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Abstract

Objective

Hyperuricemia is the most important risk factor for the development of gout; however, not all patients with hyperuricemia develop gout, and patients experiencing a gout attack are not necessarily found to have hyperuricemia. We hypothesized that the interactions between serum uric acid (sUA) and other potential metabolic comorbidities increase the risk of gout development.

Methods

A prospective study was conducted to link baseline metabolic profiles from the MJ Health Screening Center to gout outcomes extracted from the Taiwan National Health Insurance database. A Cox proportional hazards model was used to assess the metabolic risks for incident gout stratified by hyperuricemia status (sUA level >7 mg/dl or not).

Results

During a mean followup period of 6.45 years (261,500 person-years), 1,189 patients with clinical gout (899 men, 202 women ages >50 years, and 88 women ages ≤50 years) were identified among the 40,513 examinees. The multivariate adjusted hazard ratios (HRs) of hyperuricemia for gouty arthritis were 5.80 (95% confidence interval [95% CI] 4.93–6.81) in men and 4.37 (95% CI 3.38–5.66) in women. Hypertriglyceridemia (triglyceride level >150 mg/dl) was found as an independent risk factor, with HRs of 1.38 (95% CI 1.18–1.60) in men with hyperuricemia and 1.40 (95% CI 1.02–1.92) in men without hyperuricemia. General obesity (body mass index >27 kg/m2) was independently associated with gout in older women, with HRs of 1.72 (95% CI 1.15–2.56) in women with hyperuricemia and 2.19 (95% CI 1.47–3.26) in women without hyperuricemia.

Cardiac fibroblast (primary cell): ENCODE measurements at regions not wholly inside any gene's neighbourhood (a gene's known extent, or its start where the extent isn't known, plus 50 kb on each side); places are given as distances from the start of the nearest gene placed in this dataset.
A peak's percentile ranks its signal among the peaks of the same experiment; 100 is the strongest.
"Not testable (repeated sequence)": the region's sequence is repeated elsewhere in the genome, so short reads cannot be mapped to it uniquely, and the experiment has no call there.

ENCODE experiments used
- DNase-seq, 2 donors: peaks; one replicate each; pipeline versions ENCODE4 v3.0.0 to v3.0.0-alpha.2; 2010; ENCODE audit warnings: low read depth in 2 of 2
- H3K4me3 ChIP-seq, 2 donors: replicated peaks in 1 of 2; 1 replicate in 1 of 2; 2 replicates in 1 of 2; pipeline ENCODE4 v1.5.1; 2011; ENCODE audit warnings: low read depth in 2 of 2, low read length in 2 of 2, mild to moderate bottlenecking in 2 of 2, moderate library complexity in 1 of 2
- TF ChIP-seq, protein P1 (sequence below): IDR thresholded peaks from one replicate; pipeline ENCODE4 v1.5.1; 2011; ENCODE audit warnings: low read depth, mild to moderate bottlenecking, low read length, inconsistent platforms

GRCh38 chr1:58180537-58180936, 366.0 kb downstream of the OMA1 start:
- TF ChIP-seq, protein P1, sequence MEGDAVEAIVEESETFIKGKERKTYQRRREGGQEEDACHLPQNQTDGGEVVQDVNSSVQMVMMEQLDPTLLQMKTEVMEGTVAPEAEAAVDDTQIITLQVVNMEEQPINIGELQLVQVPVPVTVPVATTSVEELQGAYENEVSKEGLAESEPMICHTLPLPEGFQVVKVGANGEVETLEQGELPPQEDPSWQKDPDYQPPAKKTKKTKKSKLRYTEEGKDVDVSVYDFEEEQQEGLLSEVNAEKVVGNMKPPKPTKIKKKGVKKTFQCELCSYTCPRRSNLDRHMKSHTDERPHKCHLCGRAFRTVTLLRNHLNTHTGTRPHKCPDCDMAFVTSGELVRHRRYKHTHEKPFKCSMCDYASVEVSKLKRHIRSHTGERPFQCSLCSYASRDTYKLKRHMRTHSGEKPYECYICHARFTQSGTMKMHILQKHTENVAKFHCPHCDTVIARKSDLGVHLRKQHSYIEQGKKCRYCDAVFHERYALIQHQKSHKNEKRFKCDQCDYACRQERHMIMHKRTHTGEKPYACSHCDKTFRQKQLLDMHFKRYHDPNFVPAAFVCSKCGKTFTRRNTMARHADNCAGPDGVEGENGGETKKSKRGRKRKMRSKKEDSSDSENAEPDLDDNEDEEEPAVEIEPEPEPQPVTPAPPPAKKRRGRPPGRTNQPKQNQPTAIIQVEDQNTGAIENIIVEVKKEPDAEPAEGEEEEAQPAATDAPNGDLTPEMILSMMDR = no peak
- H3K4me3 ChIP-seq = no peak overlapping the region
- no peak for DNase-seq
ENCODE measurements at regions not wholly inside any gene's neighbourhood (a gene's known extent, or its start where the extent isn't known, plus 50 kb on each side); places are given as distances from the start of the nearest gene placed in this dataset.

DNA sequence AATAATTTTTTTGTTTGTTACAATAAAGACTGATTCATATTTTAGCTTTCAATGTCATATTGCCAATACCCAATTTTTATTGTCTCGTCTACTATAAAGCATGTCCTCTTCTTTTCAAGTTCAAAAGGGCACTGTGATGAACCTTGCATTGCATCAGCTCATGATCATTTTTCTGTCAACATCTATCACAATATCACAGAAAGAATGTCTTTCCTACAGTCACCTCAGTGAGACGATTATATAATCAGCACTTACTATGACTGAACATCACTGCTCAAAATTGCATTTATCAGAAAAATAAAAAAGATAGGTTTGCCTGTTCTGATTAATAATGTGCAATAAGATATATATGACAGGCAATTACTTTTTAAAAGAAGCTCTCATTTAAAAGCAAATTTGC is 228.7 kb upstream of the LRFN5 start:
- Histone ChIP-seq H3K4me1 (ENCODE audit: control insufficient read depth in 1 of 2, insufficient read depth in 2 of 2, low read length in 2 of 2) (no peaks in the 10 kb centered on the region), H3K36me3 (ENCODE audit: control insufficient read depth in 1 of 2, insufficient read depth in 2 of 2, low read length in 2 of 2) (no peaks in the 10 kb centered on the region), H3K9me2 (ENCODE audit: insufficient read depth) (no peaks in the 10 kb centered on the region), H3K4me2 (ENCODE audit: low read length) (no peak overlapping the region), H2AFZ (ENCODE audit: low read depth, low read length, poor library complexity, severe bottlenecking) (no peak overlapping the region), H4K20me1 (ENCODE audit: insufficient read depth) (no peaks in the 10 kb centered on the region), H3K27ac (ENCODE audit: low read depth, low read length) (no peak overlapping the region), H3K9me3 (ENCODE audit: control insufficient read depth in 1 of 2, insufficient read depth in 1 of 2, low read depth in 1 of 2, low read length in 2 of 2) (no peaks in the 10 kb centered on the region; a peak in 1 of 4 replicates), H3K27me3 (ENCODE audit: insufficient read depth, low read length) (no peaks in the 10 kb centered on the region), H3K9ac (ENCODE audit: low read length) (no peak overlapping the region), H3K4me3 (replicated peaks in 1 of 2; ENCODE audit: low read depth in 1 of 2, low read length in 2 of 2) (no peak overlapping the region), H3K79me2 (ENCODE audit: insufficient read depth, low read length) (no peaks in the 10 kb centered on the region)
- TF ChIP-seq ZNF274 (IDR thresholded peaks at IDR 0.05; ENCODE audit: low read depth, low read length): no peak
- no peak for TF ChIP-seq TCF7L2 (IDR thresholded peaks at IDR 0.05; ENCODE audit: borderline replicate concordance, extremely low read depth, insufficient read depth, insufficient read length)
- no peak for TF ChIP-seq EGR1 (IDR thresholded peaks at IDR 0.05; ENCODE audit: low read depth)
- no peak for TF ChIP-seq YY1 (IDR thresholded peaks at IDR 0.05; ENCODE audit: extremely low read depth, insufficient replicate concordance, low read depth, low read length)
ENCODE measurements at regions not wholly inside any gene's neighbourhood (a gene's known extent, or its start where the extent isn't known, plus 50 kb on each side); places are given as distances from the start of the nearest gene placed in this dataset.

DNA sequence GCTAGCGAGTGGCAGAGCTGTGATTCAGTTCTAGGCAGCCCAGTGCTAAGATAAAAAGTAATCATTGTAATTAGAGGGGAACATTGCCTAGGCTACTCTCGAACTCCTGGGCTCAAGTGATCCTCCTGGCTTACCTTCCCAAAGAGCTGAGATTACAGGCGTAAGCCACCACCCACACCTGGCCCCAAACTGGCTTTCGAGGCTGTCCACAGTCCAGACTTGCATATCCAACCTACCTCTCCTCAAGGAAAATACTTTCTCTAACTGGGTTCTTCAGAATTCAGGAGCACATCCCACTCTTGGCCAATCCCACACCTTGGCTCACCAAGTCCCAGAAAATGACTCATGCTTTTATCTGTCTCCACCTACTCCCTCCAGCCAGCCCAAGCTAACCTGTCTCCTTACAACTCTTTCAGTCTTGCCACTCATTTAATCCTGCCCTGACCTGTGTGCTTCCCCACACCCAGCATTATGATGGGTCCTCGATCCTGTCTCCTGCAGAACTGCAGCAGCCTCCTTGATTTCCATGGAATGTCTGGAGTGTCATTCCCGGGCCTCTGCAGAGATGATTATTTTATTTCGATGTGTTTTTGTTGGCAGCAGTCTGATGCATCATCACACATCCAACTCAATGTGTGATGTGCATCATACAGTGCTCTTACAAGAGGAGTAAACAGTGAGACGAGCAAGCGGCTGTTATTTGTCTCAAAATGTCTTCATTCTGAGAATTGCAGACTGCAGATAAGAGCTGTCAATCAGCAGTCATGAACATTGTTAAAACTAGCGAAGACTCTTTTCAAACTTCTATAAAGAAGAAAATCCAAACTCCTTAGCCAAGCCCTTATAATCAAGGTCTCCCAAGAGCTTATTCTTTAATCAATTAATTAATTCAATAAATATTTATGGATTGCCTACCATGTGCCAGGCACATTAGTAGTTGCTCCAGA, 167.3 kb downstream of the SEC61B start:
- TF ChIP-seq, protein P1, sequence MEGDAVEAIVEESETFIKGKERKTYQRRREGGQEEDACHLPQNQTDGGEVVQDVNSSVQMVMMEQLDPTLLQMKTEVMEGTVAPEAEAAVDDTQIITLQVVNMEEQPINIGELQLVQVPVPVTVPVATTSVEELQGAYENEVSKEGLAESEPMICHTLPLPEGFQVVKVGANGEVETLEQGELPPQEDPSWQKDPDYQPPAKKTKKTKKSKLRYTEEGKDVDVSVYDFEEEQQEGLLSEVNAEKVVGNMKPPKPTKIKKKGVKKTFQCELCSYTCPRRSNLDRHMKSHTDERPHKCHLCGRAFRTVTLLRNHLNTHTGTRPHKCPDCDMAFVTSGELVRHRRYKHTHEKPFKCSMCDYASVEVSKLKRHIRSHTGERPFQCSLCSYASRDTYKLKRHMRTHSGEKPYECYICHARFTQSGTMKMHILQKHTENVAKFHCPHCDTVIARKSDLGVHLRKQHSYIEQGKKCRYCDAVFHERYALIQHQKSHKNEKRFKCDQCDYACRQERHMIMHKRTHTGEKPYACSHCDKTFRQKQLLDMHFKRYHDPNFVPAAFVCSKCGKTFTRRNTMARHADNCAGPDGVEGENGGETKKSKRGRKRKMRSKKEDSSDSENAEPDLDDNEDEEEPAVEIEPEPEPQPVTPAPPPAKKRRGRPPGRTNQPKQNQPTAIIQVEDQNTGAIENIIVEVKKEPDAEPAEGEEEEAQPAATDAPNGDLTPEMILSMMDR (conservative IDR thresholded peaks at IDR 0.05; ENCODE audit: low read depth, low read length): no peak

Conclusion

General obesity in women and hypertriglyceridemia in men may potentiate an sUA effect for gout development. Further investigation is needed.